Cider Musings

Forbidden Fruit.


The story of Eve and the Apple.

Not wanting to get into the theology and factuality of the stories in Genesis, the story of Adam and Eve and the Forbidden Fruit is interesting with regards to apples. - their absence.

In the fourth century AD Pope Damasus asked his secretary St Jerome to translate the Bible into Latin the most used language  of Europe in the day, from Greek and Hebrew , hence the the Vulgate Bible written in the so-called "vulgar tongue." Genesis was originally written in Biblical Hebrew in the 5th and 6th Centuries BC.


Saint Jerome  spent the better part of the next 15 years in the city of Bethlehem, translating the Bible from Hebrew and Greek from AD 383  - 404

In the Hebrew Bible, a generic term, ‘peri’, is used for the fruit of the Tree of Knowledge of Good and Evil.

Appelbaum, a professor of English literature at Sweden's Uppsala University, ( yes thats his name, wonderful in this context) says that St. Jerome had  several options for translating peri. "But he hit upon the idea of translating peri as malus, which in Latin has two very different meanings, -as an adjective, malus means bad or evil. As a noun it seems to mean an apple, in our own sense of the word, which comes from the very common tree now known officially as the Malus pumila.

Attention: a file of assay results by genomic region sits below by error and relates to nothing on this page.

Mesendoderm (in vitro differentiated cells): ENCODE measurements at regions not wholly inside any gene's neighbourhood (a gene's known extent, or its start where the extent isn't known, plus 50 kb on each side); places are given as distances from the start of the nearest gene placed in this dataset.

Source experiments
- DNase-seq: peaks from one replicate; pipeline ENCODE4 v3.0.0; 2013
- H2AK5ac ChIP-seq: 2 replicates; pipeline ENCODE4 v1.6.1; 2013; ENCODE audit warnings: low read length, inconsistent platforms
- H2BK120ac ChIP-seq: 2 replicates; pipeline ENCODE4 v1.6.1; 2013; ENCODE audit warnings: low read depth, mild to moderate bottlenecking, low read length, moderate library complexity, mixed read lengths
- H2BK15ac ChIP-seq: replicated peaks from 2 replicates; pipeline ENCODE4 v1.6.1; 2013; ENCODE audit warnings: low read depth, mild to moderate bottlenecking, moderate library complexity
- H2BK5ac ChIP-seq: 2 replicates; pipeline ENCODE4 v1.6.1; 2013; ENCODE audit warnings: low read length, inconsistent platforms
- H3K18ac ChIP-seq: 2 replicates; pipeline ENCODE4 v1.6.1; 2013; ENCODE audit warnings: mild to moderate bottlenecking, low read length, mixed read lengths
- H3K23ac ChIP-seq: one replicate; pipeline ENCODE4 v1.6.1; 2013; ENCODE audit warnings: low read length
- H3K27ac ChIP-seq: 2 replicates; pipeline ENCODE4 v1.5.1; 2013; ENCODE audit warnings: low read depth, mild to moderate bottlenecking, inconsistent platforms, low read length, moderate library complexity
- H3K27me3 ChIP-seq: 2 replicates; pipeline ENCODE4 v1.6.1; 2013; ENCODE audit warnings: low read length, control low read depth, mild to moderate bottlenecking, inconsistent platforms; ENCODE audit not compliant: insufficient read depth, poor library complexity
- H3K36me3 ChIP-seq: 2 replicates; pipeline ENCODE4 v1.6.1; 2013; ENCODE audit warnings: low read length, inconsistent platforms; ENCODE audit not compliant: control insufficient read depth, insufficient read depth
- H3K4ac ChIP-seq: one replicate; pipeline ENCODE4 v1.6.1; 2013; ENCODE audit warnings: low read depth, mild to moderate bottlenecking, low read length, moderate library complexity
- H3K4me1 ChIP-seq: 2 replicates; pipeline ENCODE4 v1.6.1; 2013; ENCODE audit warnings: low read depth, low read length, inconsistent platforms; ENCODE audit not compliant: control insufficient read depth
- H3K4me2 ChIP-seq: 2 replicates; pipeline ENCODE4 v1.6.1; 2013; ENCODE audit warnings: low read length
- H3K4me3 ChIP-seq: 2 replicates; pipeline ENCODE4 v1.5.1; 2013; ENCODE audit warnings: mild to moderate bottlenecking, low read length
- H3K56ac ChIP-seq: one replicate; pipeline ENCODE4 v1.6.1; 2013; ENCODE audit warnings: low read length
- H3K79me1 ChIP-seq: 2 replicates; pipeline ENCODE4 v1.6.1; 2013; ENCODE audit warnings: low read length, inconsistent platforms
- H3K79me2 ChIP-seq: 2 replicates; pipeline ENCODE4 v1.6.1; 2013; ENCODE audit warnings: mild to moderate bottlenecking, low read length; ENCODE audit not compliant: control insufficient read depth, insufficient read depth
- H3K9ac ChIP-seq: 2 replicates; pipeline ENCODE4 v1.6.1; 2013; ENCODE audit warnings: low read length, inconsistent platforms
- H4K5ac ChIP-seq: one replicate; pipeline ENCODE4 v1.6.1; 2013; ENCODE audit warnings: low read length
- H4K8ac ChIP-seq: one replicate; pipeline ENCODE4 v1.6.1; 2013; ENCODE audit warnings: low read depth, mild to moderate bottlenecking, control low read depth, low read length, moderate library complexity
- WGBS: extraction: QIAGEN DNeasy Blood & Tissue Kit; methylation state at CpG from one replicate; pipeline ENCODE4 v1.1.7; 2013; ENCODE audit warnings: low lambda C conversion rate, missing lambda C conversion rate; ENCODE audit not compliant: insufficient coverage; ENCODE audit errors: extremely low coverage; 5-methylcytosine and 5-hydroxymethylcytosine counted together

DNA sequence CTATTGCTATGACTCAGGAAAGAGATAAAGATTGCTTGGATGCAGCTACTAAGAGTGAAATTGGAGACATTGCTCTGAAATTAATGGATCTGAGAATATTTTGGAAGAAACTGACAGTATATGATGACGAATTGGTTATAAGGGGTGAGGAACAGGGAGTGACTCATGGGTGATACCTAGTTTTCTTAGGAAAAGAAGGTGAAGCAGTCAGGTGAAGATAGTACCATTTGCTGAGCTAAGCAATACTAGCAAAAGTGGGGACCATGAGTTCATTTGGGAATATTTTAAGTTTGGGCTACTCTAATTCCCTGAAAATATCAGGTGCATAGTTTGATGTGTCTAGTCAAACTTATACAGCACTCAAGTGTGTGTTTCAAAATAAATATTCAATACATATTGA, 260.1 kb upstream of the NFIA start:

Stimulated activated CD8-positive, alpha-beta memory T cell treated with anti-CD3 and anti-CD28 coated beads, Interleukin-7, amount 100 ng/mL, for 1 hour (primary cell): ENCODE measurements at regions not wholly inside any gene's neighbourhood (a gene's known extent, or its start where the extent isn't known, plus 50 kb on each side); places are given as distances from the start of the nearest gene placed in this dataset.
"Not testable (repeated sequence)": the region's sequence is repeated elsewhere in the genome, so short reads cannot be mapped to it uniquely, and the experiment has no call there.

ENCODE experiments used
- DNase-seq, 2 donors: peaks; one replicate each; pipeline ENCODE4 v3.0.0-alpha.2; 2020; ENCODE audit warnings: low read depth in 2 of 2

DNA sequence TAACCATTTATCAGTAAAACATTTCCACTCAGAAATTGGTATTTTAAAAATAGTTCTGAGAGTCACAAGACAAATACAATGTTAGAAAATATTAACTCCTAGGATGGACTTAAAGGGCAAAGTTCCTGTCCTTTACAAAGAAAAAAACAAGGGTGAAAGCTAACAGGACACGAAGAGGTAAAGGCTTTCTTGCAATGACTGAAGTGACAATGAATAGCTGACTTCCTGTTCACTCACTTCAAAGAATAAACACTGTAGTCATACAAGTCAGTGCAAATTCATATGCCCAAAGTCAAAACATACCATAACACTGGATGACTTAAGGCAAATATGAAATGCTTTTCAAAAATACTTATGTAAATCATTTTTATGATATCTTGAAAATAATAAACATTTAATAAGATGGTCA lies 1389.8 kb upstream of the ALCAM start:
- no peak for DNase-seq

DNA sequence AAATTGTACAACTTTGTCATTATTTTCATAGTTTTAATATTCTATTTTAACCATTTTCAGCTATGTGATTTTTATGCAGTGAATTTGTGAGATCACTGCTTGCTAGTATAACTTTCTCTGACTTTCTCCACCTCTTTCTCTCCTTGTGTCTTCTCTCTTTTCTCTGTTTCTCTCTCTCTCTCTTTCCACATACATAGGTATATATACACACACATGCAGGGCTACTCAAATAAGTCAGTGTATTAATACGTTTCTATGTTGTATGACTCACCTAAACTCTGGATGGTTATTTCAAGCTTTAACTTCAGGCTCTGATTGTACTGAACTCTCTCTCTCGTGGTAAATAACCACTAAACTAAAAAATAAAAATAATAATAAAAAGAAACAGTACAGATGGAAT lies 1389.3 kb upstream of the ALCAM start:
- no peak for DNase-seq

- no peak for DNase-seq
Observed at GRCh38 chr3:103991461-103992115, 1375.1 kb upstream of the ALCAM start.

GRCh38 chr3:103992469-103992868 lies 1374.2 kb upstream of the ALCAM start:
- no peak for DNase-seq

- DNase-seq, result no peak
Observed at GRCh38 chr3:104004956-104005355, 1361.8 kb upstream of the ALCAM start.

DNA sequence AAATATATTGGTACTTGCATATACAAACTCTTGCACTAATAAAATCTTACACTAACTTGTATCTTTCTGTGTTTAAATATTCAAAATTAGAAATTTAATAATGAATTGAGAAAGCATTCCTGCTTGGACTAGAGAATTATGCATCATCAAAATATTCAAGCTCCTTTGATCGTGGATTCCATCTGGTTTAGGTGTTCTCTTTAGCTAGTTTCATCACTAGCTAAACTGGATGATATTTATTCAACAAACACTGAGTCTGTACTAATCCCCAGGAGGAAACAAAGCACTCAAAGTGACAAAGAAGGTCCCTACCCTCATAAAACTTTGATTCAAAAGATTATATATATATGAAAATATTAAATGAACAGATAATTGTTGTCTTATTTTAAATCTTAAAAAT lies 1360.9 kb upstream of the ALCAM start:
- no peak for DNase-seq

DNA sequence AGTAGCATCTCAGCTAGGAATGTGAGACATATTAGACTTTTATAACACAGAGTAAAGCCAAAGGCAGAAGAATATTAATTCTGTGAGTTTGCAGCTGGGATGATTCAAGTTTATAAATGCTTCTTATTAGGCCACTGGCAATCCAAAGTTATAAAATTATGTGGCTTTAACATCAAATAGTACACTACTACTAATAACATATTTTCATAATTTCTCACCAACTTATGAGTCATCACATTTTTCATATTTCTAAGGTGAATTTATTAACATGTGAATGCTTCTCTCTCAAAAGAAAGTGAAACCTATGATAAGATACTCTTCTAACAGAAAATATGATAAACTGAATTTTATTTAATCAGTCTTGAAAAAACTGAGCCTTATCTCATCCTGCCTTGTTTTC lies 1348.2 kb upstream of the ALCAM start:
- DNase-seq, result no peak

So malus means bad or evil like "malice," but it's also a word for apple. St. Jerome made a pun!

The story doesn't end there. "To complicate things even more," says Appelbaum, "the word malus in Jerome's time, and for a long time after, could refer to any fleshy seed-bearing fruit. A pear is also a kind of malus which is a genus of 50+ species in the family Rosaceae .

Given that apples do not grow well in hot climes perhaps there are better contenders?  A lot of contenders have been postulated but look at the leaves in Michelangelo's depiction of the of the Tree  of Knowledge  on the Sistine Chapel 1508-12. Fig leaves not apple leaves. It’s therefore not an  apple tree but a Fig tree!

It would also be logically that after eating the forbidden fruit a fig Adam and Eve would clothe themselves in the leaves of the same tree All the early paintings I have seen show fig leaves. Apple leaves are too small. Fig trees grow much better in the Fertile Crescent than apples. The Garden of Eden is thought to have been in the Northern part of this. Michelangelo's Sistine Chapel fresco also features a serpent coiled around a fig tree.

It was actually a 1504 engraving by Albrecht Dürer that marks the shift from fig to apple, from the Italian Renaissance to the Northern Renaissance. Albrecht Dürer's famous 1504 engraving depicted Adam and Eve counterpoised beside an apple tree. It became a template for future artists. Art historians have offered a lot of clues to this story.